Poll Asking Traders About the Probability of a US Recession in 2023


Poll from, @JohnKicklighter

Looking to the economic docket, there is a run of notable developments for which we should keep track. In the background, keep in mind that the Chinese markets will be offline for the whole week in celebration of the New Year. However, considering the Chinese markets are disconnected from Western markets, it is unlikely to exert a significant influence on global speculative discovery. On the monetary policy from, the Bank of Canada rate decision is the most pointed event, but its breadth of influence is narrow. The PCE deflator due Friday is the Fed’s favorite inflation indicator, but it hasn’t registered big response from the market – likely due in part to its Friday release time. There are plenty of growth-oriented updates from January PMIs on Tuesday to US earnings with Microsoft’s update at the top of the heap, but the top listing has to be the US 4Q GDP release on Friday. According to the consensus economist forecast, the US is expected to have grown an annualized 2.6 percent through the final quarter of 2022. There is likely a skew to the scenarios around this event risk. If the data is strong, it can be read as justification for the Fed to keep pushing the fight against inflation with higher interest rates. If it is weak, risk aversion can kick in (which would also benefit the Dollar’s safe haven status).

Top Global Macro Economic Event Risk for Next Week


Calendar Created by John Kicklighter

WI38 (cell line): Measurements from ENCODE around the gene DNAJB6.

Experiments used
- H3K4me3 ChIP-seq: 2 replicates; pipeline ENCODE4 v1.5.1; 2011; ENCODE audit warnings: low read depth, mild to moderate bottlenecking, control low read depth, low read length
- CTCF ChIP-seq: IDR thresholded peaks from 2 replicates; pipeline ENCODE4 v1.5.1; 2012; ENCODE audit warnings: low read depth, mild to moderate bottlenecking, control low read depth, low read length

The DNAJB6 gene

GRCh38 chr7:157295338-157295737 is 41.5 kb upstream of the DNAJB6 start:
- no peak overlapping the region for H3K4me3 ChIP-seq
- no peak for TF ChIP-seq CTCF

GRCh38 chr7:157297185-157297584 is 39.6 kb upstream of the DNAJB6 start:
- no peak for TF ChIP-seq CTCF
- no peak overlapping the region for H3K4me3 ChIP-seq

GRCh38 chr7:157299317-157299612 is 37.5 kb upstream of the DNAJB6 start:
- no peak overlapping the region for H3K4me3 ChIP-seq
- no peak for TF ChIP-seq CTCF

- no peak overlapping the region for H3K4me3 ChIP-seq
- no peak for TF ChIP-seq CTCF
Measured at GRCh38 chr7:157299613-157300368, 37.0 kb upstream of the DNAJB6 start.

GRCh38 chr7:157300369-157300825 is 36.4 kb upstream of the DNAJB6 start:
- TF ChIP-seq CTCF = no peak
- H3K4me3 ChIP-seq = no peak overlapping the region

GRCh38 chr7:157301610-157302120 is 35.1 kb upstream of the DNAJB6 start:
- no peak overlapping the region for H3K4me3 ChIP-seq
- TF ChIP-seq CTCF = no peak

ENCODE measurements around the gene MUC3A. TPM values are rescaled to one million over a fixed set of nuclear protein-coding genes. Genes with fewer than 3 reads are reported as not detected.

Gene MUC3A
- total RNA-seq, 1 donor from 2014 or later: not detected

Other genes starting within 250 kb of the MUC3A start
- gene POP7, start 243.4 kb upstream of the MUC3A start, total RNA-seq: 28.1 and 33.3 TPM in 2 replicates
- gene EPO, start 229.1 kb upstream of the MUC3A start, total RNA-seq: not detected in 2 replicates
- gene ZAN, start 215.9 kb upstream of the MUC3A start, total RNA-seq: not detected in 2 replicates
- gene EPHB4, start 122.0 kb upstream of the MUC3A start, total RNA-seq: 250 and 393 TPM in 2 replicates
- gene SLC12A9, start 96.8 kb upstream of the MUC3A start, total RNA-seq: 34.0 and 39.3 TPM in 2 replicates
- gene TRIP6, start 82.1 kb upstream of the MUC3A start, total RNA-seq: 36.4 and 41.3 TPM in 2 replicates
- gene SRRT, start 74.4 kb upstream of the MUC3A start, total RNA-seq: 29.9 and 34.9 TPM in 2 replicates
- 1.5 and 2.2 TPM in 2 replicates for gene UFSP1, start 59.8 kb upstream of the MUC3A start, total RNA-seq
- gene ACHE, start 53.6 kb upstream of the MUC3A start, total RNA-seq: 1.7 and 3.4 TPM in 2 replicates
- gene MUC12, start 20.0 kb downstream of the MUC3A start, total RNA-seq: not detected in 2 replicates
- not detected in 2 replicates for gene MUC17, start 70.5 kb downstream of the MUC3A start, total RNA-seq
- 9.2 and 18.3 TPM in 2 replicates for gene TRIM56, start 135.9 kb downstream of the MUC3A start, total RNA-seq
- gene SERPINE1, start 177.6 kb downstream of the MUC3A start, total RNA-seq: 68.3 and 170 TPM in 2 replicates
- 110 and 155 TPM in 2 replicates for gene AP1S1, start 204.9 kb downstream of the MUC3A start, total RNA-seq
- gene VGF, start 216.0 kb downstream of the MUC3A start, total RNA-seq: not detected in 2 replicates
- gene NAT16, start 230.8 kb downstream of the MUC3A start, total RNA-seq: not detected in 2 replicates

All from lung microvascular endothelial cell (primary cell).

When it comes to the Dollar, there is an argument to be made that it is under genuine pressure that warrants a progressive depreciation – an economic outlook that is significantly weaker than counterparts; default risk with the debt ceiling brinkmanship or international diversification away from the Greenback among them. That said, I believe much of the tumble the DXY Index has registered these past few months is the result of a speculative retreat on the preceding rally charged by the combination of risk aversion and the leading interest rate charge from the Fed. Unwinding excess premium is by its nature a limited engagement when the over-extension is resolved. Considering the Dollar retraced half of its nearly two-year climb in just a few months (we are at the midpoint of the 2021-2022 run), questions about how over-extended the market was are reasonable.

Chart of DXY Dollar Index with 100 and 200-Day SMAs (Daily)


Chart Created on Tradingview Platform

When looking to the Dollar’s potential, there are two speeds to evaluate. There is EURUSD which has worked its way into an exceptionally tight six-day trading range immediately after breaking a high-profile resistance at 1.0750. That leaves speculative interests in a lurch. I am monitoring that pair for a break regardless of direction as the congestion is itself extreme. Alternatively, there are pairs that more distinctly highlight the exaggerated tempo of the Dollar’s selloff and thereby better positioned to evaluate its larger bearing. For that perspective, I’m monitoring USDJPY which posted its most aggressive three-month slide since the height of the 2008 Great Financial Crisis. With a very explicit descending trend channel, the technical boundaries make for a distinctive evaluation.

USD/JPY Bearish
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Change in Longs Shorts OI
Daily -1% -3% -2%
Weekly 38% -26% -13%
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Chart of USDJPY with 20 and 500-Day SMAs, 60-Day Rate of Change (Daily)


Chart Created on Tradingview Platform